Leading Systematic Change with John Mikton
Take Away #1:
I am a “piggy in the middle”. I am between the teachers and the admin. The advantages of this are that teachers don’t see me as admin and so they are more open and collaborative with me. Also Admin doesn’t see me as a classroom teacher so they are more open and collaborative with me. I find that I have a good understanding of both how and why decisions are made. Also realistic views of how they can affect classroom teachers. I have been very lucky that in both of the schools that I have worked as an integrationist, the gap between teachers and admin has been very small and so I am not too much in the middle but I can imagine that in some schools the gap is wider and teachers in the integration role can be put more in this role.
I see being the “piggy in the middle” as a huge advantage. I am able to dip into both worlds to gather information and data when thinking about decisions. I am able to dip into both worlds to get feedback on ideas, plans and rollouts. I am able to use one group to support the other. I am able to leverage the knowledge of both groups to make decisions for the school.
Take Away #2:
This take away connects #2 from my first Learning2 Post. John made the point that because change is happening at such an exponentially fast rate, teachers feel out of control. So when they say no to things, like new tech, it is sometimes not because they feel strongly against the new tech, but that the tech becomes a change that they can control. So it’s not that they teacher is saying no to ePortfolios, but that they are saying no to a change, because this change is a change within their control.
Take Away #3
One of the visuals shared with us was Peter Segne’s Creative Tension Model where admin and school leadership curate the vision, teachers live in the current reality and teacher leaders are curators of the creative tension that moves teachers towards the vision.
As leaders we need to know the potential of our teachers, even better than they know themselves. Then we have to provoke them so that they can become their potential. I think that this is the hardest part of my job. When I first began and when I moved to Moscow. Learning my colleagues potential is not only crucial it is difficult, but once learned helps me understand how to direct teachers towards their potential. This is why I live in the creative tension zones because I poke teachers towards their potential by creating safe and challenging activities that give them tension but not frustration.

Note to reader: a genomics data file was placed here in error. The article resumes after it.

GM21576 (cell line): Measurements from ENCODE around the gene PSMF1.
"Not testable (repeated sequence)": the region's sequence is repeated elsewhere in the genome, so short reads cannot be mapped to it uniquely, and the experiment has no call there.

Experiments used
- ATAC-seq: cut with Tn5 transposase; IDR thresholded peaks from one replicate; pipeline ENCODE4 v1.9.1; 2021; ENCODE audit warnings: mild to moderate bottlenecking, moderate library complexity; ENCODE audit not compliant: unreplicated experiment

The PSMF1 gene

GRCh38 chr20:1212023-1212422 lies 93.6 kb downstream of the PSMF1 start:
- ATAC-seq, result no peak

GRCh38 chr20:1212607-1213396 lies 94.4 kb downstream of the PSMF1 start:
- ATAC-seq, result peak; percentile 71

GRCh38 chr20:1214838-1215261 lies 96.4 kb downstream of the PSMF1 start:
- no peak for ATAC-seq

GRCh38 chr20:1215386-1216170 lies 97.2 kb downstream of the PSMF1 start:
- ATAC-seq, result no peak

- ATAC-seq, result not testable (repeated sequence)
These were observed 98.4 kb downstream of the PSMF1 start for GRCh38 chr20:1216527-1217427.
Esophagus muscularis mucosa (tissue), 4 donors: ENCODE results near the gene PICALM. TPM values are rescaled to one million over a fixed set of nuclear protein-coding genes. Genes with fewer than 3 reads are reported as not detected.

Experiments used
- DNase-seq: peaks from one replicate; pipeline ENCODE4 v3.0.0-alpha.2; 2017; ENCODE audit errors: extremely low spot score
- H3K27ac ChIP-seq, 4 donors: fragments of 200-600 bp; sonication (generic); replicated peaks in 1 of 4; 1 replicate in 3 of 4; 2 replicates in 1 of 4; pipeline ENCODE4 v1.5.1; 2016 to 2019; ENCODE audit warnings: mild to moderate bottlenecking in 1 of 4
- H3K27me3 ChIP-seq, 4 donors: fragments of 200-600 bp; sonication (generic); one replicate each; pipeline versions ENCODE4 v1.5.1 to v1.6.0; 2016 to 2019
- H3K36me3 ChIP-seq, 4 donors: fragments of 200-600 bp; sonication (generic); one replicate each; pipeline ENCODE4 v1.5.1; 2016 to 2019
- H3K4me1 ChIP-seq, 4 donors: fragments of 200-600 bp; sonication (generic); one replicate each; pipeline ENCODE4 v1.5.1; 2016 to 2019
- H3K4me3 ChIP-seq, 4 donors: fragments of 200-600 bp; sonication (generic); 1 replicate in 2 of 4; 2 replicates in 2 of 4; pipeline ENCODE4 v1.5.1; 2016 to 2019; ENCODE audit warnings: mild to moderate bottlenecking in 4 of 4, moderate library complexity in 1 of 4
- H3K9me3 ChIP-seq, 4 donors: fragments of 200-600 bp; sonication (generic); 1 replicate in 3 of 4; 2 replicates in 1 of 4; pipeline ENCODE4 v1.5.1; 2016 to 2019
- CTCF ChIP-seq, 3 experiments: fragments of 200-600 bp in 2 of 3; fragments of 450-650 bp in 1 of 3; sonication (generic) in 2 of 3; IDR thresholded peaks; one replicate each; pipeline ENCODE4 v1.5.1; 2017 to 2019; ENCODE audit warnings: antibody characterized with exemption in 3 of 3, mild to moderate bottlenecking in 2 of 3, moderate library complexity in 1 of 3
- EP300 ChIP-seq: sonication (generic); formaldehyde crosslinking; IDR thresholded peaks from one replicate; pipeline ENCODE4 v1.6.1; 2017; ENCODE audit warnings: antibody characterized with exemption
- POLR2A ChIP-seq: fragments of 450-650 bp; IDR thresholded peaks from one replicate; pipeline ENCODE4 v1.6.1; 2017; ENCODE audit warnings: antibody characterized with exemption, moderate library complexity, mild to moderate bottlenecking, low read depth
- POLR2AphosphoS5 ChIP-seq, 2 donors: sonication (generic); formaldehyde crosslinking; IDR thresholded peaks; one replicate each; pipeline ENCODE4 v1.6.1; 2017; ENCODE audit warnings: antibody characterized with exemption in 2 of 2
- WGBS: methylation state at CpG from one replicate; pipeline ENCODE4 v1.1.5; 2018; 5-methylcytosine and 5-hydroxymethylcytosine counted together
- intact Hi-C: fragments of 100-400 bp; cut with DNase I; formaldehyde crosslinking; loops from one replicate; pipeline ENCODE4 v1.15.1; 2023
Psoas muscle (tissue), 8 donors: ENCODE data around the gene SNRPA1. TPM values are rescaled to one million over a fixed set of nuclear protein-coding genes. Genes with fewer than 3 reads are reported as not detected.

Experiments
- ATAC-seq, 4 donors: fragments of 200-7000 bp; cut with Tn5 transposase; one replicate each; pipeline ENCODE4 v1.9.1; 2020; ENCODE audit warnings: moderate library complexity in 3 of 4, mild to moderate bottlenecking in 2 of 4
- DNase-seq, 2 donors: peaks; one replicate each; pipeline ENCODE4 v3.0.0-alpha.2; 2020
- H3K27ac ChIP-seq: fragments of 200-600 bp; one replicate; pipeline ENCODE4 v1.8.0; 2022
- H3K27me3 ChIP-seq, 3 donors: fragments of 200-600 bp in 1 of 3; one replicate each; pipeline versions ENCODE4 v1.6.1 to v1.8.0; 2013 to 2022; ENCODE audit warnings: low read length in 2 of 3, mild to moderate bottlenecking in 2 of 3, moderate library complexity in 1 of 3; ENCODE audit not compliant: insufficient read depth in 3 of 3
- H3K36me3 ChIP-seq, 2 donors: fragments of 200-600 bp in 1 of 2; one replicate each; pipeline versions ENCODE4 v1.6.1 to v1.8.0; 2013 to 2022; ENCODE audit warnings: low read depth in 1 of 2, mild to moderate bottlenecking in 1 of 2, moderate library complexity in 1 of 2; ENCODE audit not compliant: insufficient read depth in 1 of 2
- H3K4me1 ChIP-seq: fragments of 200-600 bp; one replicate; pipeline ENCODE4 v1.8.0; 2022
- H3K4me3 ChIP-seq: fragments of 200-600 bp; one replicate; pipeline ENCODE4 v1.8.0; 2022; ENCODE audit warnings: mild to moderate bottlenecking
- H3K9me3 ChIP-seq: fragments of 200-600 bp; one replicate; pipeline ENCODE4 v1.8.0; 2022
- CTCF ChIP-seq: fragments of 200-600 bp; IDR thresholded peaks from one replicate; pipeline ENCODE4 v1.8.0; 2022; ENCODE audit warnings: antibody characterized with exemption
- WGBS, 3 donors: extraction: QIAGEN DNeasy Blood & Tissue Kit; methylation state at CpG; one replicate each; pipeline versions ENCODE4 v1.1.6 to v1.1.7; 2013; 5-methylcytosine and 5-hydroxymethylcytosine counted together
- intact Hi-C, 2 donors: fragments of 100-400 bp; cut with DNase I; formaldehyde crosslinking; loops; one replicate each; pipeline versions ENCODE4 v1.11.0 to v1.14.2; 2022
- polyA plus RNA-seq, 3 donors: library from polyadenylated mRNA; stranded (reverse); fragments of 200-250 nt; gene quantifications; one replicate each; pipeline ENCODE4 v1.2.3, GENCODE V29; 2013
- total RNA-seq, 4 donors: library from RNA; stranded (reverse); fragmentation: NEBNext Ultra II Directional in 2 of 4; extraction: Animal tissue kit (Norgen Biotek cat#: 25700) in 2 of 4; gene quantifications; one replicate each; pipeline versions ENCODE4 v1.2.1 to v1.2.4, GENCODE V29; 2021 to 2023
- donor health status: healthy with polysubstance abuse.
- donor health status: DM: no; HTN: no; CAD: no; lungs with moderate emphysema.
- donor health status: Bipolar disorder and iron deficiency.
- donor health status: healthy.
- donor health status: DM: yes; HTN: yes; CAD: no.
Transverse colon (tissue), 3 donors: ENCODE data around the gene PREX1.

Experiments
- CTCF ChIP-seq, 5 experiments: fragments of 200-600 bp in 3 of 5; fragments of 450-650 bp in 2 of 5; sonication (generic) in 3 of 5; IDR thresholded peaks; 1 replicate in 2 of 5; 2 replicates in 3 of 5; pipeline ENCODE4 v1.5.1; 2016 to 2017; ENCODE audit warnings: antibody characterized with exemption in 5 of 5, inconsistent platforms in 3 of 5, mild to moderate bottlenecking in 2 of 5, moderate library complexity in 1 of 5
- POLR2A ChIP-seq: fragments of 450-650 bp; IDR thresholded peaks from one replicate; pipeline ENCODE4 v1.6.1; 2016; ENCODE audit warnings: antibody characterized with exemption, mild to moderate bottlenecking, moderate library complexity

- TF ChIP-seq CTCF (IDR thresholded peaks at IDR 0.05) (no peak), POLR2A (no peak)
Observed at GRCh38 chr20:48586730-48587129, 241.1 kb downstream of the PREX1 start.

Take Away #4
Rethinking communication is another takeaway I have had from this. How can we better communicate during, before, after and in-between meetings? I think that the reliance on email has created a communication problem that is difficult to solve. The reality is that we need places where we can have conversations in a similar way to how we do it on social media. One – a group, small group, large group, one – one, etc. The issue with these is whenever you try to set one up, the general response is, but I only want to go to one place.
The going to one place being “I only want to have to check my email”. The problem with that is that email is not an efficient way to have small group or large group conversations. I am not sure what the solution is but I do think that something does need to happen!
Take Away #4
This image was used by John to help us to think of times when we have been in any of these roles. There is a time and place for each of them. I found this infographic to be a few good visual of the personality types that I see in a school on a daily basis. I think my take away from John’s session on this is that we need to recognize the stage people are in and understand why they are there before we can move them to another stage. Also that in is not my job to always be in the Leaders stage. Sometimes I am needed to be an eraser of bad decisions or be the wood and allow others to be the leaders to help be grow.